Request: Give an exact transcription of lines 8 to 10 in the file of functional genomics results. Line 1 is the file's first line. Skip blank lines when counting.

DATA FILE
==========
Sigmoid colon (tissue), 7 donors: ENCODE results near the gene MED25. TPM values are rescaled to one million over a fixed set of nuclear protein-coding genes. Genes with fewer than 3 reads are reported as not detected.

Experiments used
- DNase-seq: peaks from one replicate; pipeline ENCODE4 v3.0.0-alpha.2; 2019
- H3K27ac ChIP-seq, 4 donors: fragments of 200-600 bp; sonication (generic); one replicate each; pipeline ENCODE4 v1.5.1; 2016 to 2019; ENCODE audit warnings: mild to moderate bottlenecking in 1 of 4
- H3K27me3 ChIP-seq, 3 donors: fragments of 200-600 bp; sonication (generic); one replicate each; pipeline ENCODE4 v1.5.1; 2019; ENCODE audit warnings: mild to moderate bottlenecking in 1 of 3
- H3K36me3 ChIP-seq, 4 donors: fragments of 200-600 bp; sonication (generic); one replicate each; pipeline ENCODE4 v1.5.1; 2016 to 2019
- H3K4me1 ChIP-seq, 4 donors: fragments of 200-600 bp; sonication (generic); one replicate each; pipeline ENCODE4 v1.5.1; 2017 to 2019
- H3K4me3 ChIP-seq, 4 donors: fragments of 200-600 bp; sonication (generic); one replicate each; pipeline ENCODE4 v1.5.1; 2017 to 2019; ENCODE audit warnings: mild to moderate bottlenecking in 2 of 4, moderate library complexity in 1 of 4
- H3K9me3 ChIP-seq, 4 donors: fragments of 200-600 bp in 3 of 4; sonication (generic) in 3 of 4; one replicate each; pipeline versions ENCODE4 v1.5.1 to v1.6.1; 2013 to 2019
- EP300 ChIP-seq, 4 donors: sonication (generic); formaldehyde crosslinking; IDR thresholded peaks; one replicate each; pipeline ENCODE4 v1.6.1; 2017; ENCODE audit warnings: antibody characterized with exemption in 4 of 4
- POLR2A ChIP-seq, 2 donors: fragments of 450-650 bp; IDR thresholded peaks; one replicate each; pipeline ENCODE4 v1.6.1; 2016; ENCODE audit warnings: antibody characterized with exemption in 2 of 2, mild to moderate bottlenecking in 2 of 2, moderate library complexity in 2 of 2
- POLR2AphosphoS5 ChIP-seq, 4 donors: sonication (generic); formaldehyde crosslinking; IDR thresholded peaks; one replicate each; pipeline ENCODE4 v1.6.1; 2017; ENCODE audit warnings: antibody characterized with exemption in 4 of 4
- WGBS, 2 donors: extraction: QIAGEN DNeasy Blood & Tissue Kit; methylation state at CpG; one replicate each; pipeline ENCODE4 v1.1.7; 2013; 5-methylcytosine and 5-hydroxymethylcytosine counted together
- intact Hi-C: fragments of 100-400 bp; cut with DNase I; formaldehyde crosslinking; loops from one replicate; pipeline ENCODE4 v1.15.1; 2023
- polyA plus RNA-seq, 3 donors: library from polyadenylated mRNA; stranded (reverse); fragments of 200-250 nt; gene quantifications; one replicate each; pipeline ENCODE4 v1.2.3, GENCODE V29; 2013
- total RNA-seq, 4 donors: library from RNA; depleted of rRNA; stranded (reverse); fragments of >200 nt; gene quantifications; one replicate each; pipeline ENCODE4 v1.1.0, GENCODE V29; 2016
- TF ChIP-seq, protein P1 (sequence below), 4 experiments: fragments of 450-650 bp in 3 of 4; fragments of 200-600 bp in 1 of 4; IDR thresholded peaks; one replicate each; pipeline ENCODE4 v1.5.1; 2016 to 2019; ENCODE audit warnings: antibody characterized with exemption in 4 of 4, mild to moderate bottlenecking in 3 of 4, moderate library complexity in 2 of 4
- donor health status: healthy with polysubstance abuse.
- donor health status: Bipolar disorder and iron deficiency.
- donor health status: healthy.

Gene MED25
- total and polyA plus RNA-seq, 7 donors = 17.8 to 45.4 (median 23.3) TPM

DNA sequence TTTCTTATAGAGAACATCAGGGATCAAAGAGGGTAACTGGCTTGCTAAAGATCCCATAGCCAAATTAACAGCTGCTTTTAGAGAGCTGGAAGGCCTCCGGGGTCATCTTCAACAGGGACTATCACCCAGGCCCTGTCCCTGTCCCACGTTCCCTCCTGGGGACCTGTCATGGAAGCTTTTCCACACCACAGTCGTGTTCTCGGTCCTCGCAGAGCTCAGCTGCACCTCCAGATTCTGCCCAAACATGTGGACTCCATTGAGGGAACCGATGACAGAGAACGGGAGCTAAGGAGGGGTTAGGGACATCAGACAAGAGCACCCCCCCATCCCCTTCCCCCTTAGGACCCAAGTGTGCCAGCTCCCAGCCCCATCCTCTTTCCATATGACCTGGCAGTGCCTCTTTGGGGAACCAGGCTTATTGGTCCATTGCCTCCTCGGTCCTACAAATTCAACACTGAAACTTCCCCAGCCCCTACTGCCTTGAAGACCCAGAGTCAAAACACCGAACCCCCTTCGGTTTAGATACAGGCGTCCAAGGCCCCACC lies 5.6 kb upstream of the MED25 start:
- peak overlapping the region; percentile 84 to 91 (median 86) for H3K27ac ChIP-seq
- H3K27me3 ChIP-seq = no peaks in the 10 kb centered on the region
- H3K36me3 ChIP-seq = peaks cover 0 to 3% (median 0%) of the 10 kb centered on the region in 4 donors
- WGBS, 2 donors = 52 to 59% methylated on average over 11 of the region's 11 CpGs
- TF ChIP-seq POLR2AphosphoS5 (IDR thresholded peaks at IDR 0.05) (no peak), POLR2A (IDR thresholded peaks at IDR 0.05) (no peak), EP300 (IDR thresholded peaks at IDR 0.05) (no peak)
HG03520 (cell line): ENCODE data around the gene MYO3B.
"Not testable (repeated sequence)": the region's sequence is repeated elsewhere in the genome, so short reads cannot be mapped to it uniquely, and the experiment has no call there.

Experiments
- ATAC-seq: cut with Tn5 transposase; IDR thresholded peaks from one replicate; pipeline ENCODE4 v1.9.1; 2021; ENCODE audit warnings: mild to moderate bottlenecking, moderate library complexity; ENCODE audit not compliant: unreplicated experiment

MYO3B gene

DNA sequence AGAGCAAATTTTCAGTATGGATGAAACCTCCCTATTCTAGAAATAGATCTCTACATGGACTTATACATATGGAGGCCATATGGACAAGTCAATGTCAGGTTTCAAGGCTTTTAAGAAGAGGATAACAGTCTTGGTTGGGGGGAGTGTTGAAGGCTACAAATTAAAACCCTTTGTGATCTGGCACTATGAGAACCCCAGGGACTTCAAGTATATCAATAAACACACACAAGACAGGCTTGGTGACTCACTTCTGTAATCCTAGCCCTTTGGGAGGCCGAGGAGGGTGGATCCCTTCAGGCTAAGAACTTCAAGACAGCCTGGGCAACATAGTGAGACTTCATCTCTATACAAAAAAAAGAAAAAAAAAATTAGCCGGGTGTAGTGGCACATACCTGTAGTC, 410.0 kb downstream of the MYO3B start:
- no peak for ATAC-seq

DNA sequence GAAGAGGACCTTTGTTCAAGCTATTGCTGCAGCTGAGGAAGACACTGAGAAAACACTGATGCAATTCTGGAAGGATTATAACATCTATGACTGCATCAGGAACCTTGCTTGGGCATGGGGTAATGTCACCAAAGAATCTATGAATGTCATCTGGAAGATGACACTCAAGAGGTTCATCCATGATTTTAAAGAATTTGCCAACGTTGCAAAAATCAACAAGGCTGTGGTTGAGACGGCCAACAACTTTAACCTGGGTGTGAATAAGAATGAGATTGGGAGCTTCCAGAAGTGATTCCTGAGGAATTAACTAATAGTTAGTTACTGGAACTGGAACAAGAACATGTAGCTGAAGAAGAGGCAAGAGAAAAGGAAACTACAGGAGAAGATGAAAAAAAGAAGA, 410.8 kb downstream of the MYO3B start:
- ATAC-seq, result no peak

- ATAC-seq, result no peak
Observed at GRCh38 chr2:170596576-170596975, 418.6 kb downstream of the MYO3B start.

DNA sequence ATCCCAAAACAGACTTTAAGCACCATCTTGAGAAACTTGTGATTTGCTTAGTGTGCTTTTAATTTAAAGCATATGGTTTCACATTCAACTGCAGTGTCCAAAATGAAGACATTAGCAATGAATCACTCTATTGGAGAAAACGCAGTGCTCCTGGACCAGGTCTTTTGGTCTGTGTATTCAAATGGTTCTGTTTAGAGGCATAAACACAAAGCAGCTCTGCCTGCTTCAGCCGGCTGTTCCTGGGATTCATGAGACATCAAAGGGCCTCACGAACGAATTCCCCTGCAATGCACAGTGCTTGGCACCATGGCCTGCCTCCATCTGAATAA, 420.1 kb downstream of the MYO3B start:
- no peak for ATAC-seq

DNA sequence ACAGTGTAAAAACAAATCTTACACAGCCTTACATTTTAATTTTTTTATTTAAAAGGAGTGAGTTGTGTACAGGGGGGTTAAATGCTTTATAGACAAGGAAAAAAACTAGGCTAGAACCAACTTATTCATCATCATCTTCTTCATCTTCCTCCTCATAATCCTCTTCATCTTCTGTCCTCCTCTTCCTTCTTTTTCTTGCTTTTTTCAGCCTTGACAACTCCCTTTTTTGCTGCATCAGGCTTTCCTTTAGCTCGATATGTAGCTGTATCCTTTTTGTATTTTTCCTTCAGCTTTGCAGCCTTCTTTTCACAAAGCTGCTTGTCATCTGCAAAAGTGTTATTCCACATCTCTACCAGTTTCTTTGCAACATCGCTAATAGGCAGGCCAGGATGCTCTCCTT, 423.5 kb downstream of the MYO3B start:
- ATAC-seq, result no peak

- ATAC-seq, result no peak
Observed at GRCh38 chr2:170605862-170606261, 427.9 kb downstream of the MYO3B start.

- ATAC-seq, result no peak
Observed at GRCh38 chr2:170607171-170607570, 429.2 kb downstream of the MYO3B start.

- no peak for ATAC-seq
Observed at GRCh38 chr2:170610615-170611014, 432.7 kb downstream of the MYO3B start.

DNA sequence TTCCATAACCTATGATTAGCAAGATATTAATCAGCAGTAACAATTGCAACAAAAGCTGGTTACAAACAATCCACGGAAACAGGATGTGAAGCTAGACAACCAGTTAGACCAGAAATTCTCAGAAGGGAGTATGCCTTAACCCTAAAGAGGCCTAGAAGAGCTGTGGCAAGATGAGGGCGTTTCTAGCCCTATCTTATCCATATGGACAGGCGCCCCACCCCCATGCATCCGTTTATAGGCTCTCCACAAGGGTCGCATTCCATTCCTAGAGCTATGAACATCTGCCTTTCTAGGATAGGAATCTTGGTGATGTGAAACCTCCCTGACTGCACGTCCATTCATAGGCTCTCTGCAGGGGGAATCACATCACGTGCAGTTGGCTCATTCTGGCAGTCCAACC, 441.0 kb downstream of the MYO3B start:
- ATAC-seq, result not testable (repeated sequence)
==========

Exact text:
- H3K4me3 ChIP-seq, 4 donors: fragments of 200-600 bp; sonication (generic); one replicate each; pipeline ENCODE4 v1.5.1; 2017 to 2019; ENCODE audit warnings: mild to moderate bottlenecking in 2 of 4, moderate library complexity in 1 of 4
- H3K9me3 ChIP-seq, 4 donors: fragments of 200-600 bp in 3 of 4; sonication (generic) in 3 of 4; one replicate each; pipeline versions ENCODE4 v1.5.1 to v1.6.1; 2013 to 2019
- EP300 ChIP-seq, 4 donors: sonication (generic); formaldehyde crosslinking; IDR thresholded peaks; one replicate each; pipeline ENCODE4 v1.6.1; 2017; ENCODE audit warnings: antibody characterized with exemption in 4 of 4